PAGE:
Lulu gets to address the cam­era, which oth­er­wise has the skit­tish mo­tion of mock-doc Mod­ern Fam­ily; Bruce ad­dresses his imag­ined fol­low­ers on his phone; McLynn uses the an­cient form of the videoblog to record her schemes; and as an­i­mated notes swirl around Frankie’s sci­en­tific zom­bie cure ex­per­i­ments, ev­ery­one ex­ists in a hy­per- me­di­ated world. Zom­bies only want one thing (pla­cated here with tomato soup), but the show clearly has am­ple brains.

Writ­ers Stephen Ab­bott and War­ren Cole­man pur­sue a broad spec­trum of hu­mour for the first episode, from the ex­as­per­a­tion of a put- upon teen and Mar­mite- re­lated cul­ture divi­sions to flail­ing slap­stick and straight-up fart jokes. And yet the keen­est mo­ment comes when the two teens aim their smart­phones at each other’s make- up- man­gled faces like du­elling pis­tols, with the prom­ise of mu­tu­ally as­sured In­sta­gram de­struc­tion, then slowly put down their weapons.

Maybe ma­tu­rity is con­ta­gious. Maybe the zom­bies don’t have to win.

Flash­ing weapons

Early in the first episode of The Deuce (Sky Atlantic, Tues­day, 10pm), David Simon and Ge­orge Pele­canos’s fan­tas­ti­cally con­ceived and beau­ti­fully made new drama, two lav­ishly at­tired New York pimps seem to be ad­dress­ing us di­rectly from 1971. Scan­ning the Port Author­ity Bus Ter­mi­nal for naive new re­cruits, their minds are on the lu­di­crous sabre rat­tling of a nu­clear power. Pres­i­dent Richard Nixon is a man of cal­cu­lated lu­nacy, one pimp ar­gues, el­e­gantly out­lin­ing the “mad­man the­ory”. “If I was him, I’d be flash- ing nu­clear weapons and shit.”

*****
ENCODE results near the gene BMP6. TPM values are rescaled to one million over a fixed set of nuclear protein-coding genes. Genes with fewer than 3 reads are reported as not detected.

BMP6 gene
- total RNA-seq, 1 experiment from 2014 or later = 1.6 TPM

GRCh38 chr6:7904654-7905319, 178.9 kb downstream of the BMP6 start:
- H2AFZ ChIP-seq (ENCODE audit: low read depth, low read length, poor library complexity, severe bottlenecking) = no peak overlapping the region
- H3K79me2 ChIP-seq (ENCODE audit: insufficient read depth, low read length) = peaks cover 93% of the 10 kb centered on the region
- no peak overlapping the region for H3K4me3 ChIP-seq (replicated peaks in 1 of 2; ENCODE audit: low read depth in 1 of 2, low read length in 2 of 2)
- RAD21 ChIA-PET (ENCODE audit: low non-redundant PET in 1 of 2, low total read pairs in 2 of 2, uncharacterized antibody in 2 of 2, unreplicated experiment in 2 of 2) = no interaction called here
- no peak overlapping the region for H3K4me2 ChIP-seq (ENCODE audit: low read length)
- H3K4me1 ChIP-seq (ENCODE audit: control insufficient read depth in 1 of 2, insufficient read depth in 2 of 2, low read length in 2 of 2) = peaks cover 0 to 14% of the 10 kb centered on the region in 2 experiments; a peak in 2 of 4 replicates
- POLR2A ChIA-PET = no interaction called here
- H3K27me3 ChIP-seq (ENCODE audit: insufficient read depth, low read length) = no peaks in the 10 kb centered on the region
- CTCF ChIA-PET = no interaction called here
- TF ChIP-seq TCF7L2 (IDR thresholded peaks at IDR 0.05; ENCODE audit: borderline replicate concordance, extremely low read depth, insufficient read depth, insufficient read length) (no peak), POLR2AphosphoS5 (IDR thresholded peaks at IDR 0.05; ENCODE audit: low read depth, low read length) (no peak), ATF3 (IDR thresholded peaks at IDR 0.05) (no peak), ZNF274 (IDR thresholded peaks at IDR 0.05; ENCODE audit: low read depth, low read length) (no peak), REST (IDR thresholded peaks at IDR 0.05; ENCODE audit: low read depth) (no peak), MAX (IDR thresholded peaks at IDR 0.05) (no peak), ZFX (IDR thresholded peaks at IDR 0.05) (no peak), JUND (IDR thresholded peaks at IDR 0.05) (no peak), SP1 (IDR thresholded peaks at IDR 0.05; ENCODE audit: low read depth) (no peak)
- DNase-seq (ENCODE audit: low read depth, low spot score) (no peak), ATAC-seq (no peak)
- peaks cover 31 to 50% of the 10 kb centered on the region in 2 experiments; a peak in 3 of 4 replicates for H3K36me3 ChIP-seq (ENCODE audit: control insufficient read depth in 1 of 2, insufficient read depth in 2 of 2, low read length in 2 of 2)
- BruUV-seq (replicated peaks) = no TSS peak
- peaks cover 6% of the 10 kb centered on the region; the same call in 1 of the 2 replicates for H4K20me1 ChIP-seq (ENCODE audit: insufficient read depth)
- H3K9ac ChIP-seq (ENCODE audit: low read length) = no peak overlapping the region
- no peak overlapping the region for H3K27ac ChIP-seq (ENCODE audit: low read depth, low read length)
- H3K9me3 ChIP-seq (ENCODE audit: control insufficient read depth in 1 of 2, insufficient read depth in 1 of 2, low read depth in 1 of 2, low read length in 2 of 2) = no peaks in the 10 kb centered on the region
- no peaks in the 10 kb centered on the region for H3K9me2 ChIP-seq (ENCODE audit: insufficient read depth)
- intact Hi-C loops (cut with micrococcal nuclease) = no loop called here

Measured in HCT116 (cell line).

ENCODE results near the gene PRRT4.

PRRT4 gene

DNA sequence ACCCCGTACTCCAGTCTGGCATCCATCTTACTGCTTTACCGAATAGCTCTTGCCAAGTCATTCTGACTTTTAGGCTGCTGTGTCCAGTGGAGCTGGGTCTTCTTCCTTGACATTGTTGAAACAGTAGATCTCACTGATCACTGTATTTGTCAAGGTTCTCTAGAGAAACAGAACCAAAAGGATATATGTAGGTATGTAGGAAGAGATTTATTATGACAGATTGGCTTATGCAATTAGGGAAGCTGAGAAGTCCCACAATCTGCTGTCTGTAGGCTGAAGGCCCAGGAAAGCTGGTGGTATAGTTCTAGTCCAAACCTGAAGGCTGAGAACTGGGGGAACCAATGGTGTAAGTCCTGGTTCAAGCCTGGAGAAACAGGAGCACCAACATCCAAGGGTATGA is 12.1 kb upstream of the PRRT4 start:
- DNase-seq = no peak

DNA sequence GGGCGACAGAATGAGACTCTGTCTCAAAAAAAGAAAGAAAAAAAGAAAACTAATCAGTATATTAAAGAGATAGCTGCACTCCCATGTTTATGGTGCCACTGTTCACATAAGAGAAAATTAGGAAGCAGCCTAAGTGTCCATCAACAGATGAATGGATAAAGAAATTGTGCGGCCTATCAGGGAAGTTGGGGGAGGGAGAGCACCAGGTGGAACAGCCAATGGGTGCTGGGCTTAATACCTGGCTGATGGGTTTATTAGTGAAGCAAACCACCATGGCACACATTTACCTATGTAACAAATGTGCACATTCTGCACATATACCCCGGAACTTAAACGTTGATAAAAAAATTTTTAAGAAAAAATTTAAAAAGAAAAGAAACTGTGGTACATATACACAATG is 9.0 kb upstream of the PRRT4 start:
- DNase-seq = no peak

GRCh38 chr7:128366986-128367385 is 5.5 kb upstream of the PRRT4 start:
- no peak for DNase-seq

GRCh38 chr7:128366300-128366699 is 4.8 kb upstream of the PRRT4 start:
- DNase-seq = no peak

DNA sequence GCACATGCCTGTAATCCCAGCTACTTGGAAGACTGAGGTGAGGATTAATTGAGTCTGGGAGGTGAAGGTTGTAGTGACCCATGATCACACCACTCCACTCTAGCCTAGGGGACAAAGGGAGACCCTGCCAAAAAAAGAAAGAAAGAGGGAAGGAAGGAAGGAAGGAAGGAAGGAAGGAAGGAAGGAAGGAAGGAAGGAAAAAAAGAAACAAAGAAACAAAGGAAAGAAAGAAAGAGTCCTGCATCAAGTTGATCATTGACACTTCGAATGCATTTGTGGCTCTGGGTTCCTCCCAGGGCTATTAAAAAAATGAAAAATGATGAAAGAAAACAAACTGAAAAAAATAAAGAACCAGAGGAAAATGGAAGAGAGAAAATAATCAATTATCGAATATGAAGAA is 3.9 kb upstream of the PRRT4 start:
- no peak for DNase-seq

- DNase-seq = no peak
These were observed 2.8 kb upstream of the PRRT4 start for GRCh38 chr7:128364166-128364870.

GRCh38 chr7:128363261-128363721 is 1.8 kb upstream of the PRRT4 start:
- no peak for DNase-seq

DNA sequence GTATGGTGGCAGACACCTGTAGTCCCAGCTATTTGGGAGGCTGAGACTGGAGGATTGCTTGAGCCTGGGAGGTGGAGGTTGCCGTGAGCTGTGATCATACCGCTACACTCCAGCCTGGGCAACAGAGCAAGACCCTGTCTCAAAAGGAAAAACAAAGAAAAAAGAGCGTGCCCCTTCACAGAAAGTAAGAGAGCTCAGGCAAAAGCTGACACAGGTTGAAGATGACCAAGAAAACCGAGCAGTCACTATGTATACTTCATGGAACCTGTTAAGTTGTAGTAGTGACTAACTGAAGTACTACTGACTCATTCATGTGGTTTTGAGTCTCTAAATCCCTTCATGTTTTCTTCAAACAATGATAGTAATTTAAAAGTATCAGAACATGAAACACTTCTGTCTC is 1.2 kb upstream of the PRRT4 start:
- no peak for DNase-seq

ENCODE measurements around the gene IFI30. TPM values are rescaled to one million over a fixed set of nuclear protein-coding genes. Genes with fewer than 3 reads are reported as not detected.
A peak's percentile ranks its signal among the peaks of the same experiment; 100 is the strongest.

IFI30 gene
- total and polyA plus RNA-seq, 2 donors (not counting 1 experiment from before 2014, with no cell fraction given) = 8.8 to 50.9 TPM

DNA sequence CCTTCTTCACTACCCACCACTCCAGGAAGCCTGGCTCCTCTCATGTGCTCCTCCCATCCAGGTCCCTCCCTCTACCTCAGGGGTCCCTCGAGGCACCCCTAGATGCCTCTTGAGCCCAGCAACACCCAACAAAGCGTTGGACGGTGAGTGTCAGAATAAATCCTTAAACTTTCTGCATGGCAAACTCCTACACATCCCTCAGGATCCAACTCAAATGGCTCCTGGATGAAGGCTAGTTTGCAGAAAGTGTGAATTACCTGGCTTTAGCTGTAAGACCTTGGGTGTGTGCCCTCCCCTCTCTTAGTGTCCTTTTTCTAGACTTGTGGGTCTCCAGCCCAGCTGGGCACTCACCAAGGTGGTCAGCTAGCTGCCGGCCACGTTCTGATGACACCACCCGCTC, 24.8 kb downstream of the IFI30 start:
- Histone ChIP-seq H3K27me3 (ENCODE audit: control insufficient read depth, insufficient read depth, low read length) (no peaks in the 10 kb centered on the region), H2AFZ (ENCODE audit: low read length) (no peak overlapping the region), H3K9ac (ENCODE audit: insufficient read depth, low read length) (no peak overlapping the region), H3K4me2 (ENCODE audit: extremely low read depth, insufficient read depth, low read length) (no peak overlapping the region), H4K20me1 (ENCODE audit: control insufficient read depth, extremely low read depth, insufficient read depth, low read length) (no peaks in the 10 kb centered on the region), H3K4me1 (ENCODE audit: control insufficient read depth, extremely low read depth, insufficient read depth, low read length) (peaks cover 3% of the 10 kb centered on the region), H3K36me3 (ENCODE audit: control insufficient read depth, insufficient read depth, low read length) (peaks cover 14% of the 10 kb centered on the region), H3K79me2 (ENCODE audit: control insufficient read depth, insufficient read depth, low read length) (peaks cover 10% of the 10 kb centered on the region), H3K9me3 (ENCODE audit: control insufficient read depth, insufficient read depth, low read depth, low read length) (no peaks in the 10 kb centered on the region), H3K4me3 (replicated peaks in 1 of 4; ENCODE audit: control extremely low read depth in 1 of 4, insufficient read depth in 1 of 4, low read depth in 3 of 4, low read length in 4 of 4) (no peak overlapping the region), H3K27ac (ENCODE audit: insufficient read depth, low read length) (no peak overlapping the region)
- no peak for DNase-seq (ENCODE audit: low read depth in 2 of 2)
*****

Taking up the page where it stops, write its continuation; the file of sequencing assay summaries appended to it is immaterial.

It’s a stealthy, eerily top­i­cal place for a de­pic­tion of sex and com­merce to be­gin. Mov­ing from the hus­tlers and hook­ers of sleazy Times Square to the be­gin­nings of the Amer­i­can porn in­dus­try, The Deuce pro­vides a fas­ci­nat­ing peep show into street- level en­trepreneuri­al­ism and the com­mod­i­fi­ca­tion of de­sire.

“It’s Amer­ica, right?” says Mag­gie Gyl­len­haal in a later episode, when her gim­let-eyed pros­ti­tute sees an op­por­tu­nity. “When did we ever leave a dol­lar for the other guy to pick up?”

If li­bido is like be­ing chained to a mad­man, James Franco plays both sides of its shackle in the roles of twin broth­ers, Vin­cent – a re­spon­si­ble, en­ter­pris­ing bar­tender – and Frankie, a charis­matic, de­struc­tive id. The con­ceit isn’t as show­boat­ing as Ewan McGre­gor’s re­cent dou­ble turn in Fargo: Franco’s twins are barely dis­tin­guish­able, but point­edly in­sep­a­ra­ble. And the trick­ery in pre­sent­ing them to­gether is as un­showy and ef­fec­tive as the stun­ningly au­then­tic recre­ations of grimy New York in its good old, bad old days.

Simon and Pele­canos, and first episode di­rec­tor Michelle MacLaren, are not on a mis­sion to tit­il­late with ei­ther skin or nos­tal­gia, though: like plenty of HBO shows, much flesh is ex­posed – as much of it male as fe­male – but it makes the cul­ture of sex work, its psy­chol­ogy and its econ­omy, more con­spic­u­ous. Gyl­len­haal’s Candy is a canny in­de­pen­dent op­er­a­tor; other hook­ers are tox­i­cally en­meshed – even en­rap­tured – with their pimps; every­body is look­ing for a way up or a way out.

Like Simon’s su­perb drama The Wire – to which The Deuce bears favourable com­par­i­son – the show has a knack for es­tab­lish­ing its places and mi­lieu: the sex work­ers gather at dawn in the same diner; a clien­tele of mob­sters, pros­ti­tutes and cops are drawn to Vin­cent’s new bar; sex and pol­i­tics con­spire to change the area – 42nd Street – and pop­u­lar cul­ture for­ever.

With no judg­ment, lit­tle pruri­ence and a win­ning ob­ser­va­tion of char­ac­ter, the con­nected play­ers in this small neigh­bour­hood are shown as part of a new cap­i­tal­ist ex­per­i­ment. “No­body makes money off my pussy, but me,” Candy tells one head­hunt­ing pimp, as de­murely as the words will al­low, but she will soon ag­i­tate for an emerg­ing in­dus­try based on its me­chan­i­cal re­pro­duc­tion.

To­day, that i ndus­try is i n se­ri­ous de­cline, but the di­vided cul­ture it helped cre­ate – as lib­er­ated as it is dys­func­tional – is still in full swing. It has even made a show like The Deuce pos­si­ble. In the end, every­body is ex­ploited.

With no judg­ment, lit­tle pruri­ence and a win­ning ob­ser­va­tion of char­ac­ter, the con­nected play­ers in this small neigh­bour­hood are shown as part of a new cap­i­tal­ist ex­per­i­ment


Canny like­ness: James Franco as twin broth­ers in David Simon’s new drama ‘The Deuce’.